How to get old versions of Windows working

Every long-time PC user has their own memories of the days of 286, 386, and 486 processor home computers. But how was that again exactly in Windows 3.1, 95, and 98 or later XP? Immerse yourself in the IT past with us.

We show how to revive old Windows versions or tools. ©ilterriorm/Shutterstock.com

Retro technology is considered chic and is particularly popular with young people. This is particularly visible in the return of vinyl records and turntables: LPs have long been available again in many places, and the traditional manufacturer Dual now has twelve turntable models in its range.

In addition, there are many other device classes in retro design from other manufacturers, including cameras, the classic mobile phones from Nokia, the Sony Walkman, radios, game consoles, PC keyboards and mice, cassette players, and more. As beautiful as the memory of the technology of the past is, its usefulness is often limited. Because the functions have long since been taken over by PCs, smartphones, etc., in addition to the initial investment, there are sometimes considerable follow-up costs. Instant camera “film” and vinyl discs, for example, are anything but cheap. This is different from the old versions of Windows, games, software, and websites. You can immerse yourself in the past for free and without much effort.

Windows is already approaching 40: from version 1.0 to 11

Windows was presented to the public in 1983, but version 1.0 was only completed two years later. 
At the time, the system had to be installed from 5.25-inch floppy disks.

The beginnings of Windows were difficult. When Microsoft founder Bill Gates presented the first prototype of his operating system at the Computer Dealers’ Exhibition (Comdex) in 1983, there was no competition with which Apple Lisa already had a home computer with a graphical user interface as a competitor. It then took another two years until the user interfaces for MS-DOS – more was Windows 1.0 was done. It was initially unsuccessful, there were hardly any applications, and the computers were still expensive at the time. Microsoft only had a breakthrough with Windows 3.0 and 3.1 from 1990 and 1992 respectively. The versions offered significantly more comfort and even functions that are still in the current operating system: including the program and file manager, the control panel, and some games.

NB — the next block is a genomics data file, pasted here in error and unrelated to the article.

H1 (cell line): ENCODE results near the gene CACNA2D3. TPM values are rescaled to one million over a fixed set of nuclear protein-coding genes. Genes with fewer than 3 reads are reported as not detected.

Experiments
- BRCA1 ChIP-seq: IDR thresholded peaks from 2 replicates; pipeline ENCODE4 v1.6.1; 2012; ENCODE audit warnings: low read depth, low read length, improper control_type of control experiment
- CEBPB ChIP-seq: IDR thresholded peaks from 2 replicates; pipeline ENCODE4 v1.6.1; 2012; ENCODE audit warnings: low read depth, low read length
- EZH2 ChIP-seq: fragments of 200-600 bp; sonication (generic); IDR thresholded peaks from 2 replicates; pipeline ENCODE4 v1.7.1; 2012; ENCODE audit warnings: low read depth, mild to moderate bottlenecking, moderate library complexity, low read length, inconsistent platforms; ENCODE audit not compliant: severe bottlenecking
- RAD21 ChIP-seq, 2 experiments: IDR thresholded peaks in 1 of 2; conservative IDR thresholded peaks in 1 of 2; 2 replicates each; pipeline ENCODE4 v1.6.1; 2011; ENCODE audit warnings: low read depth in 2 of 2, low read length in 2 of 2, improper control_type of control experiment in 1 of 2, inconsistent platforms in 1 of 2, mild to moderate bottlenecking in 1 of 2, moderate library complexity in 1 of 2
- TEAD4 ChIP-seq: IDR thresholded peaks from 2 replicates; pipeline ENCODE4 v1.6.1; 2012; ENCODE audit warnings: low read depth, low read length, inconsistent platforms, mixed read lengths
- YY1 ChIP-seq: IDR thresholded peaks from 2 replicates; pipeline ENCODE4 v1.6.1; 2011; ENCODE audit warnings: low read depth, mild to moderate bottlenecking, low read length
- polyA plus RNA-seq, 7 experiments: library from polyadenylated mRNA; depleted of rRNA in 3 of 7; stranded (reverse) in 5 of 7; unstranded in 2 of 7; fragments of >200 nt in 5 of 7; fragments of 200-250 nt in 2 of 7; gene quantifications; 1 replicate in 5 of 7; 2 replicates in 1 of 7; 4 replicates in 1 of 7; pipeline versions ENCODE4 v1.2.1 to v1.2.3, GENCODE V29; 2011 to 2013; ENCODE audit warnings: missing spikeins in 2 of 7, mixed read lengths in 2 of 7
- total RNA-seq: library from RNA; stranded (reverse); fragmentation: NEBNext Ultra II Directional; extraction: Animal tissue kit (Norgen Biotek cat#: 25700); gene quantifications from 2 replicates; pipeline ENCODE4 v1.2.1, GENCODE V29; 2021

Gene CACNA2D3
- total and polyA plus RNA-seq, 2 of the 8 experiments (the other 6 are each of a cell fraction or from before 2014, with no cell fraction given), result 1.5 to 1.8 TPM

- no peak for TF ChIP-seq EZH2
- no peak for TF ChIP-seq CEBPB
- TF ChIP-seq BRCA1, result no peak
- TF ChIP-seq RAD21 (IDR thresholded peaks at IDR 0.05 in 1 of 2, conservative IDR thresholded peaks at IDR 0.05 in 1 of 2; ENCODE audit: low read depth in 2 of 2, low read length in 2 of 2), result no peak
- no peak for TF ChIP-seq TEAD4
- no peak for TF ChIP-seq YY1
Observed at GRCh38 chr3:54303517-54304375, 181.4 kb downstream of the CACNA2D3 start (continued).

For the first time, Windows 95 also brought home users the benefit of 32-bit support, which was previously reserved for companies in Windows NT (“New Technology”). Three years later, Windows 98 came onto the market, and in 2001 the successor versions 98 SE and ME were the last DOS-based versions. Windows XP relied on a much more reliable and stable NT basis in 2001. Technical progress and the success of this system can also be measured by the fact that Microsoft has extended support for XP several times. It wasn’t until 2014 that it finally came to an end.

Remembering the almost 25-year-old DOS-based operating system. Windows 98 runs in the DOS emulation DOSBox-X on a modern PC with Windows 11 without any problems.

The successor Windows 7, for which Microsoft provided security updates until 2020, was similarly successful and popular. Anyone who had to migrate to Windows 10 at the time could at least upgrade for free. The interim versions Vista, 8, and 8.1 had little success. Currently, Windows 10 or 11 can currently be used. Because support for the previous version 10 runs until October 2025, there is currently no pressure to switch to the newer version. You can read more about the history of the Microsoft operating system here. If you want to go back in time and see Bill Gates at the Comdex show in 1983, check out the video from back then of the installation of the different versions. The almost 20-minute video compilation “Upgrading from Windows 1.0 to Windows 10” is also interesting: it shows a brief summary of each.

Try Windows in virtual PC, DOS, or web emulator

When trying out or using different operating systems in parallel, one automatically thinks of virtual systems. However, this is not quite as easy as it is today with the early Windows versions. Simply booting a virtual machine from an ISO file does not work because the graphical DOS interface used to be supplied on floppy disks. After all, this problem is with Winimage resolved quickly. However, virtual systems are not the first choice here because there are often problems. Finally, we come back to installation and operation.

Windows 3.1 as an emulation in the browser: Not only does the operating system seem downright antiquated, but so does the resolution of 640 by 480 pixels, including the 4-to-3 format.

The DOS emulators DOSBox and DOSBox-X are less complicated, although the command line commands and settings in the Autoexec.bat, Config.sys & Co. files may no longer be familiar to some former DOS users. The graphical DOSBox control surface is therefore helpful D-Fend Reloaded is therefore helpful, it does a lot of configuration work for you. In D-Fend Reloaded it is sufficient to import a DOS application, for example as an archive file in ZIP format, and then start it. If you want, try a free game from the DOS Games Archive